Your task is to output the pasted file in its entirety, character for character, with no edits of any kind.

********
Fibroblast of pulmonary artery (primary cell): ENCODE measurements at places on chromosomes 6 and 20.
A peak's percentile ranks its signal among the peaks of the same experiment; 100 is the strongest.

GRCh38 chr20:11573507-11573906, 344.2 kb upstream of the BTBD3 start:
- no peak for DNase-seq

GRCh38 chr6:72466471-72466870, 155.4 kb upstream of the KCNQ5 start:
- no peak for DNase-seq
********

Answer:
Fibroblast of pulmonary artery (primary cell): ENCODE measurements at places on chromosomes 6 and 20.
A peak's percentile ranks its signal among the peaks of the same experiment; 100 is the strongest.

GRCh38 chr20:11573507-11573906, 344.2 kb upstream of the BTBD3 start:
- no peak for DNase-seq

GRCh38 chr6:72466471-72466870, 155.4 kb upstream of the KCNQ5 start:
- no peak for DNase-seq